Approaching the site from the south
It looks as if the Norwegian government is moving slowly towards a decision to demolish the Y Block in central Oslo, one of the major government buildings that was damaged in the bomb attack of 2011, but retain the tall but separate H Block to its east. Both buildings were designed by Erling Viksjø - the Y Block was completed about 1970 while the Høyblokken or H Block dates from 1958.
Articles today on the web have focused on the murals designed by Picasso that decorate the large concrete panel on the south end of the Y Block and staircases inside the block with some suggestions that these could be salvaged and reused.
What should also be discussed is the quality of the design of the buildings and the positive contribution that the two blocks make to the townscape of this part of central Oslo.
When I walked around the buildings a year or so ago (see the post written then) there was no access to the interior but although windows had been shattered and were boarded up there seemed to be no sign of major structural damage … pedestrians were able to walk up to the building and the main road tunnel immediately under the north end of the building was still open for its heavy traffic use so there was obviously no worry about imminent collapse. In fact, in late September the public was allowed into the building to look at the interior.
The Y Block from the north west
Judging from photographs, the interior of the Y Block is not extravagant or ambitious in terms of its decoration and planning - simply practical and sensible - but it does appear to be well proportioned, the rooms light and main features such as staircases actually quite elegant.
What struck me, walking around the exterior, was that photographs really do not do the Y Block justice. This is not some brutal concrete structure that only an architecture fanatic could admire. The scale is very good, the proportions elegant and the arrangement of narrow windows on the three upper levels, divided by thin fins of concrete, is a welcome relief from the unbroken horizontal runs of tinted glass that has been so much in favour for commercial office buildings over the last 30 years.
Air view of the site with the Y Block at the centre and the H Block immediately below to the south. The curve of Akersgata running approximately north to south is along the left (west) side of the photograph. Taken from Google Maps.
Plan taken from OsLocus by Sofie Flakk Slinning
Much more important is the skill with which these two buildings, the Y Block and the H Block, sit in the landscape of this area. The ariel view shows how the Y shape, with its elegant inward-curving sides, is not a conceit or a whim but is very carefully considered so that the building works well within a complex site. Particularly on the west side, approaching along Akersgata from the south, from the centre of the city, the opening up of the square - Johan Nygaardsvolds Plass - the angle of the front set back but showing clearly the main points of entry and the facades curving away, indicating the overall scale of the building, all make perfect sense visually. With the curve of Akersgata the approach from the north also reads well as you come down the road towards the centre and the open public spaces on the north side and the precise, careful positioning of the north range of the Y Block show a huge respect for the three historic buildings along the north boundary.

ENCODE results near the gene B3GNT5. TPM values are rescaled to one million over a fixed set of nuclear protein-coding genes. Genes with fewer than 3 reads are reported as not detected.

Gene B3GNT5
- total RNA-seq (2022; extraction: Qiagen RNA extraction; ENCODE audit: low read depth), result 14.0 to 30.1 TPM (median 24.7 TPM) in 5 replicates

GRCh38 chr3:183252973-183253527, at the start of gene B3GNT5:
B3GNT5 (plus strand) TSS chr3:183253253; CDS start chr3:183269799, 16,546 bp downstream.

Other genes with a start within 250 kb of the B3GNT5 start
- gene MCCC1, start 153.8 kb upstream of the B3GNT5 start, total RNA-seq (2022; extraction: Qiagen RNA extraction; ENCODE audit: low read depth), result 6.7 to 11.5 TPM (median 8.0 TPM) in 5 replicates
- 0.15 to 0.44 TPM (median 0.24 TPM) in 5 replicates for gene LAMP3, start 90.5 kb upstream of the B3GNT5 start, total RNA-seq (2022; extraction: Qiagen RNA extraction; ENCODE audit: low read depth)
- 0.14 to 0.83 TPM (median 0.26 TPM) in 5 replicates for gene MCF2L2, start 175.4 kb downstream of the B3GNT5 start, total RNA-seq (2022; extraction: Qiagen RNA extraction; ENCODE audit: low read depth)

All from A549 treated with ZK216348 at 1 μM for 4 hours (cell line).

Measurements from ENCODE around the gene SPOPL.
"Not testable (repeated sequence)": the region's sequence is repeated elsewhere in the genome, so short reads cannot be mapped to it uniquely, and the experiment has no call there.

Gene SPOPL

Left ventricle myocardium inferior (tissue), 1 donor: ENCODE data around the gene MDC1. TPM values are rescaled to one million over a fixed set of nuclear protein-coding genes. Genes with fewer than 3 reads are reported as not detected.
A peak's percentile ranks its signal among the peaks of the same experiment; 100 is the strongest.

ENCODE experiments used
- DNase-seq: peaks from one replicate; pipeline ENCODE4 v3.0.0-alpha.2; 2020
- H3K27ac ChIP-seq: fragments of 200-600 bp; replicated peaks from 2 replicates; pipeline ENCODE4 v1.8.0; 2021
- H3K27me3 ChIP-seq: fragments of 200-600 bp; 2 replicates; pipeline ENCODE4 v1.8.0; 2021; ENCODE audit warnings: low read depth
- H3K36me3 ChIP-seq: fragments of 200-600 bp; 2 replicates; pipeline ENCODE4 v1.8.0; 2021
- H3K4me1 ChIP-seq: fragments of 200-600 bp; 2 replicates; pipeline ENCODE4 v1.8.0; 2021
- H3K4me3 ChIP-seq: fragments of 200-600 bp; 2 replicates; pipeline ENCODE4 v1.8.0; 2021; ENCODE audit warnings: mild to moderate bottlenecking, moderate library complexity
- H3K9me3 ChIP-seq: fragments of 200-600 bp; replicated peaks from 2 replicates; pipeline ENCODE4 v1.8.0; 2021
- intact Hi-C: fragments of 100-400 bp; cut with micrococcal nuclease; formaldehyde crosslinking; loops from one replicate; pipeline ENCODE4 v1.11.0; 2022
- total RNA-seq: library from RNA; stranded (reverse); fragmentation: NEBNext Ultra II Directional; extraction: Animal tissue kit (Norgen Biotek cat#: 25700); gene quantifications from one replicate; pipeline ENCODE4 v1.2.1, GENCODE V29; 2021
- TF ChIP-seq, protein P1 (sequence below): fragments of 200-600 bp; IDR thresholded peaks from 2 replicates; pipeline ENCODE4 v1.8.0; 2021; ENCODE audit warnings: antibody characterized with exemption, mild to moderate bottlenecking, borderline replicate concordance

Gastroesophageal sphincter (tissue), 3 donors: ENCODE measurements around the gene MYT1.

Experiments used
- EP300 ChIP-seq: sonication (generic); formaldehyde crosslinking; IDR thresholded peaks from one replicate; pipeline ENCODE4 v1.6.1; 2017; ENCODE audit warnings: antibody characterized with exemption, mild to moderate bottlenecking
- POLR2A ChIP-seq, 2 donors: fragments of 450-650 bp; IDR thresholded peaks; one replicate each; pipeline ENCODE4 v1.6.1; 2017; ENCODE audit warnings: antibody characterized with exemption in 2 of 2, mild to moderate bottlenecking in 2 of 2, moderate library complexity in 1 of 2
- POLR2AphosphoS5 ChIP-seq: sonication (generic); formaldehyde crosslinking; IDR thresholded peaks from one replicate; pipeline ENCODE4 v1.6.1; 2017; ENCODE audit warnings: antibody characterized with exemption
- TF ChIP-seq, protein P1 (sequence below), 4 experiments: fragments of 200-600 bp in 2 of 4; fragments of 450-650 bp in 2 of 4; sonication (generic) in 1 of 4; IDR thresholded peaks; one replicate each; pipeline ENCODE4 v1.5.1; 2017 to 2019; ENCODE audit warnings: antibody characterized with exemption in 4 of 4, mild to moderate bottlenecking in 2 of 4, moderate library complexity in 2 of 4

The large building across the south side, Block G of the Ministry of Finance completed in 1906, is itself severe but the more formal relationship it has with the H Block set at right angles again provides appropriately dignified accommodation for the major government departments that were here and included the offices of the Prime Minister, the Justice Minister and the Education Ministry.
The tunnel of the busy dual carriageway under the north side of the site is actually at the natural ground level of a broad valley so the open paved areas were created on what is essentially a raft raised over the former Arne Garborgs Plass. This creates a series of pathways and steps and with the circular and curved light-wells forms an interesting, well-executed and quite dramatic pedestrian landscape.
It is actually the more recent and much more grim buildings along the east side of the site, on the east side of Grubbesgata, S-Block and Block R4, that need to be rebuilt or remodelled and the very very poor quality of the street surface, paving and street furniture along Grubbesgata do much to undermine and diminish the quality of the architecture by Viskjø.
From the north above and approaching the site from the east along the underpass
It would be difficult to justify the demolition of the Y Block if it is simply because this large central site could be better used with more densely packed and taller buildings or because it is no longer suitable for the government departments that were in the building because they have now become well-settled in new accommodation elsewhere in the city that they were moved to after the bomb attack.
This post was altered on the 6 December to incorporate a number of additional photographs and a plan taken from the Wordpress site, OsLocus, by Sofie Flakk Sinning that was part of a project on Architecture and Politics completed in July 2012. I strongly recommend looking at that site for an extensive analysis that makes many interesting and important points about the symbolism of the architecture of power and politics and the very real problems now with necessary security measures.